Business News Digital Legal

Court again dismisses Pandora’s competition law claims against comedy licensing agencies

By | Published on Tuesday 11 April 2023


An American court has rejected arguments made by Pandora that two agencies representing the copyrights of comedians are acting in an anti-competitive way by basically creating a cartel of jokers.

The streaming service is facing a number of lawsuits from comedians who allege that it has been making their comedy routines available to stream without licence.

Just like with music, where there are two copyrights in a track – one in the recording and one in the song – with a recorded comedy performance there are also two copyrights, one in the recording and one in the actual routine.

With music, streaming services secure two sets of licences, one for recordings and one for songs. But with comedy, to date digital platforms have generally only got licences covering the recordings, provided by whoever uploads the actual content.

Until recently, to license the rights in the actual routine – which in copyright terms is a literary work – a streaming service would have had to negotiate a deal directly with each comedian featured on its platform.

However, the two companies involved in this legal dispute – Word Collections and Spoken Giants – have started representing the rights of multiple comedians.

Although that actually makes life easier for the streaming services, when their clients started suing Pandora over unpaid royalties it hit back at the two agencies with the allegations of anti-competitive conduct.

In its antitrust lawsuits, Pandora said of both Word Collections and Spoken Giants, its “true business model is not that of a benign licensing agent or an advocate for comedians’ intellectual property rights, it is that of a cartel leader”.

Pandora’s claims seemed somewhat optimistic from the start because both Word Collections and Spoken Giants each represent relatively small rosters of comedians. Plus the two agencies are clearly competing with each other.

To that end, legal reps for the comedians and comedy agencies saw Pandora’s cartel claims as something of a distraction tactic and called for them to be dismissed.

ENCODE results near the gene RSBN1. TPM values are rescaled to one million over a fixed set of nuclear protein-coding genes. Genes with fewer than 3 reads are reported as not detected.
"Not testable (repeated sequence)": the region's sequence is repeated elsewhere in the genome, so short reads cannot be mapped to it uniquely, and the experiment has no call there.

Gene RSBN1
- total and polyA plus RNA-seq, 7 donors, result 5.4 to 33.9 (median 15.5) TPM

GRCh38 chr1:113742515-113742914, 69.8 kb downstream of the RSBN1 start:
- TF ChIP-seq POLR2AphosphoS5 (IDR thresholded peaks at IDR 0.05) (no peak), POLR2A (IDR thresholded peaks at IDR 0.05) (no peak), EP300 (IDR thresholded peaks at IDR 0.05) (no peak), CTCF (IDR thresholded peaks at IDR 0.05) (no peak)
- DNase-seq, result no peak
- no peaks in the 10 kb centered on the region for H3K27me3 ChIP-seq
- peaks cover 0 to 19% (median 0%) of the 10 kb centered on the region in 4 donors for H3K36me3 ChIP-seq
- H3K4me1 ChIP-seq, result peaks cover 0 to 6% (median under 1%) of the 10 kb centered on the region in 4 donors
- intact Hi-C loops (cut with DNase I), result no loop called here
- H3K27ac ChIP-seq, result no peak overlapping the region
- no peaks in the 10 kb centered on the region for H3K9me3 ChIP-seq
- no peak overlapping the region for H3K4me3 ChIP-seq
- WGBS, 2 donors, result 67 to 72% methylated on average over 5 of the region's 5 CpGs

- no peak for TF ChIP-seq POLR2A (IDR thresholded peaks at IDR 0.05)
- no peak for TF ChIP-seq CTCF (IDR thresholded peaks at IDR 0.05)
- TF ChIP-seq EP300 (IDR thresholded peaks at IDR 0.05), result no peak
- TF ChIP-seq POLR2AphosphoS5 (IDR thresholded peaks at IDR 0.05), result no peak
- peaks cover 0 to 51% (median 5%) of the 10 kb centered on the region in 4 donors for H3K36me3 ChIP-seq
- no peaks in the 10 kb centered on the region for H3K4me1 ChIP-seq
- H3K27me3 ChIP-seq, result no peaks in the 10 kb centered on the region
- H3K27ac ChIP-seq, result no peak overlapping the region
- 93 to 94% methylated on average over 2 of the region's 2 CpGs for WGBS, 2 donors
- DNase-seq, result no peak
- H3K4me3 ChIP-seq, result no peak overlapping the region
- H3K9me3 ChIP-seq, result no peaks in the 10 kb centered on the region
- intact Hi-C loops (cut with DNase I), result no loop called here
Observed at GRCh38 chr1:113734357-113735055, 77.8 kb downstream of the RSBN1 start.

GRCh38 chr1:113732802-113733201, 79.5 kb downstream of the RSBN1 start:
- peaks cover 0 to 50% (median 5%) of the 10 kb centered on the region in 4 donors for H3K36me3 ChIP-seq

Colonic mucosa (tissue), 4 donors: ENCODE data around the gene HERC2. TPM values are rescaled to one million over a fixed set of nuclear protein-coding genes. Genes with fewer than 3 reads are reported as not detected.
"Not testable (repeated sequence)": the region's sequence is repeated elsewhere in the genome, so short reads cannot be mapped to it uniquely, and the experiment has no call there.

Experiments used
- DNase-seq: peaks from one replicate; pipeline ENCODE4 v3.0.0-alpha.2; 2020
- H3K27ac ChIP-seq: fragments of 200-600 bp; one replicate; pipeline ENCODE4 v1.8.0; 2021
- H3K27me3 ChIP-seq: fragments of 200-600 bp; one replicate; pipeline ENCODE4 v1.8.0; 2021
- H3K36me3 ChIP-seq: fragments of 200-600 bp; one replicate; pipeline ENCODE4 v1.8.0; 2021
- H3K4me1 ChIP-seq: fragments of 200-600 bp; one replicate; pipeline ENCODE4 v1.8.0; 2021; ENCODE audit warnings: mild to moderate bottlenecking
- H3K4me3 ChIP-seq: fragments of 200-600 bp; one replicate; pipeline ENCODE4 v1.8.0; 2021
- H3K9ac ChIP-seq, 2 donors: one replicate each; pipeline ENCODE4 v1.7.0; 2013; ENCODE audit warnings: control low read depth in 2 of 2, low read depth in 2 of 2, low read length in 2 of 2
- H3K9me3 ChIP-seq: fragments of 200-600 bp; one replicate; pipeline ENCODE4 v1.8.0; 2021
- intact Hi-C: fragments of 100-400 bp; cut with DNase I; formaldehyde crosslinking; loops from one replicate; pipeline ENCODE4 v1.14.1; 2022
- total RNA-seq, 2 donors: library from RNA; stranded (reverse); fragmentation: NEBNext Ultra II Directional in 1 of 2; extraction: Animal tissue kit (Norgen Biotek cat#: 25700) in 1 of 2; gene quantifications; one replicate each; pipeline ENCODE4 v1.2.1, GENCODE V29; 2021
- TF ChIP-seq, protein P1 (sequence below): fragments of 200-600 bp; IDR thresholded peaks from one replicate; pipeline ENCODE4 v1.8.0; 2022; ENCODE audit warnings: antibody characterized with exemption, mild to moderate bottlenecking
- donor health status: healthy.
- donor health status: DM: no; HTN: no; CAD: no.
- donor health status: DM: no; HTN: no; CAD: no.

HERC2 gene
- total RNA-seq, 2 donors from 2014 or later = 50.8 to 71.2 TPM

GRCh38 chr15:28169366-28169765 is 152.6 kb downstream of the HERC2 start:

A judge did just that in relation to the specific allegations that had been made against Word Collections last October, but gave Pandora the option to re-file its claims, which it then did the following month.

However, last week the court dismissed the claims again, this time in relation to both Word Collections and Spoken Giants. And this time it was dismissal “without leave to amend”, meaning Pandora cannot refile again.

Welcoming that ruling, Richard Busch – legal rep for Word Collections and its clients – said: “These legendary comedians filed legitimate copyright infringement claims. Rather than defend against them on the merits, Pandora and it’s lawyers decided to file antitrust claims that we believe were clearly meant to intimidate my clients and their families, and put Word Collections out of business. It didn’t work”.

“Even when the judge dismissed Pandora’s claims the first time and told them that he was skeptical that they could plead valid claims”, he added, “they were undeterred and brazenly pressed forward with a new complaint that we believed was just as bad, if not worse, than the first one”.

“The court has now agreed”, he went on, “and has rightfully dismissed Pandora’s claims again this time with prejudice and specifically and explicitly without any right to try again. We now look forward to pursuing the infringement claims as should have been the case from the beginning”.

Both Word Collections and Spoken Giants were actually so scathing of Pandora’s competition law claims that they urged the judge to sanction the streaming firm and its lawyers for making them.

Those claims, said Spoken Giants in a legal filing earlier this year, were “based on fundamental misrepresentations of the record, allegations that lack any evidentiary basis, and frivolous legal contentions”.

However, while dismissing Pandora’s actual claims, the judge last week concluded that there were not grounds for sanctioning the company for having made them.

The alleged “misrepresentations” were “nothing more than the kind of factual disagreement that is commonplace in any litigation” he reckoned, and “although Pandora’s amended counterclaims fell short of the mark, ‘an unsuccessful argument alone does not warrant sanctions'”.